IrelandThis portion of our trip covered two stops in Ireland, Dublin and Belfast. I love Ireland, the scenery, the people, and the pubs are all to my liking.
Dublin is in the Republic of Ireland, while Belfast is in Northern Ireland (which is still part of the United Kingdom.) The Republic of Ireland belongs to the European Union and uses the Euro. Northern Ireland is leaving the EU along with Great Britain and uses the pound sterling. The atmosphere in Northern Ireland was darker and more somber than the Republic of Ireland, due I'm sure to the long struggle between the nationalists/republicans and the unionists. The republicans want to merge with the Republic of Ireland, so that the whole island is independent of Great Britain. Perhaps someday this will happen, but probably not in our lifetime.
The people we met in both countries were terrific. In particular, they have a great sense of humor. For example, they like to give irreverent names to their statues and monuments. The Molly Malone statue is the "tart with the cart" and the statue of two women on a bench is called "the hags with the bags." Here is a link to an article on the statues and names.
DublinOur stop in Dublin included lunch at a pub and a visit to St. Patrick's Cathedral. The pub was the Old Storehouse. I had a pint of Guinness and cottage pie, with Bailey's cheesecake for desert. During lunch we listened to some live Irish music.
On the way out I talked the bartender into letting me photograph him, but he insisted I join him behind the bar, so I did!
The hat, by the way, is from Wales. I was afraid it might stir-up some trouble, but it was cool.
On our last visit to Dublin, Kathy and I missed St. Patrick's Cathedral; so this time we made sure to visit. St. Patrick's is the national church of the Republic of Ireland and the resting place of Jonathan Swift, author of "Gulliver's Travels."
We spent the afternoon there and walked around the Temple Bar area before catching a ride back to the ship.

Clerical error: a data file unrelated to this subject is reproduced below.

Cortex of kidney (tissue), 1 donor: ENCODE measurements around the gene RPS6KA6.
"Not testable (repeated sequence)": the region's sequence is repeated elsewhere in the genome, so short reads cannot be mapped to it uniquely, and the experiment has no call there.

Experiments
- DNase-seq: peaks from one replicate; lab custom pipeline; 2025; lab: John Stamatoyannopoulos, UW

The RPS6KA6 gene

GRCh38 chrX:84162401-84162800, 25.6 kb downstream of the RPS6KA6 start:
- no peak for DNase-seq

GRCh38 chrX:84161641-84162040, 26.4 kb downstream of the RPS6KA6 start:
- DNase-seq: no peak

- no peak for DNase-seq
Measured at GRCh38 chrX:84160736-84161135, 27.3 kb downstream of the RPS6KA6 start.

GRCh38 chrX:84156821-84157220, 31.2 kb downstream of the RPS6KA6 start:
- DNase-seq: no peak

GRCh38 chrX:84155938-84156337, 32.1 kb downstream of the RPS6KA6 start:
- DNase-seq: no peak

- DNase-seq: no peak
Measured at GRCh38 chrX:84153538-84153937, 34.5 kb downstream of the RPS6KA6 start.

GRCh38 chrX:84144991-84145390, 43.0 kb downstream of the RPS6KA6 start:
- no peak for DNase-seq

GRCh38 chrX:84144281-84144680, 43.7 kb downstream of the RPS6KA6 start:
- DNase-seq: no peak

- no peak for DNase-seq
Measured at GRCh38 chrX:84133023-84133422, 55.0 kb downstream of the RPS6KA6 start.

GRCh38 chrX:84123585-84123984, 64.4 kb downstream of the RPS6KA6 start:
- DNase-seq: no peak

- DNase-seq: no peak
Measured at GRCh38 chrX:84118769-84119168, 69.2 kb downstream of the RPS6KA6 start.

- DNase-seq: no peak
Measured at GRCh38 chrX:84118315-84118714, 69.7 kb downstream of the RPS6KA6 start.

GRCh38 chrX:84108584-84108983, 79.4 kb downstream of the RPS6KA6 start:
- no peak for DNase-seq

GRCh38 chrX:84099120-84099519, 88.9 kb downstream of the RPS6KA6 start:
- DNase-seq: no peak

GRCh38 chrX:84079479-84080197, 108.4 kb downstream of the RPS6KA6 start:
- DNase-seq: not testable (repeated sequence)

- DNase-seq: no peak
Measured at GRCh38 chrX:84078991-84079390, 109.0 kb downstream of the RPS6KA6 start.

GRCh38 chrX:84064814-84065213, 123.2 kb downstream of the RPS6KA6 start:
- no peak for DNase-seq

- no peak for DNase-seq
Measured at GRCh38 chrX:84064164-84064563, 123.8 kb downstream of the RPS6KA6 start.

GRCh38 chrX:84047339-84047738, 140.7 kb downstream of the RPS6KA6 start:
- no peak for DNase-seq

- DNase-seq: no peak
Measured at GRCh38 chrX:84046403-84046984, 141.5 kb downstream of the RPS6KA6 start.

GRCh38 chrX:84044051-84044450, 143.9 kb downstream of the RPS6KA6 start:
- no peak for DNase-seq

The next day we disembarked in Belfast. The highlight of the day was a black cab ride and tour of the areas most affected by the "troubles." The conflict that began in 1968 was bloody and brutal. Feelings still are strong, but there is a tenuous peace that has been in place since 1998. Our cabbie/tour guide was a member of the IRA and spent several years in prison for his part in the struggles. He gave a somewhat balanced accounting of what happened and where they stand today. While a truce has been in place for many years now, the issue has not been resolved and probably won't be for several generations.
In the afternoon, Kathy and I joined some folks from the group and went with Craig, one of the program directors who is from Belfast, for a pint at the Crown Pub. The husband and wife that built the pub where a unionist (the husband) and a republican. The wife allowed her husband to name the pub the Crown, but she had a crown mosaic installed at the foot of the entrance, so that anyone coming into the pub stepped on the crown. This kind of sums up the feelings in Northern Ireland.
I have more images of Ireland in the attached link Ireland 2018.
The Scottish Isles are next, stay tuned!
Mike these our fabulous photo. You have a good knack for composition and contrast. I particularly love the composite picture with the tree in the center and all the meteor lights making a outstanding statement. Great work Mike.ReplyDelete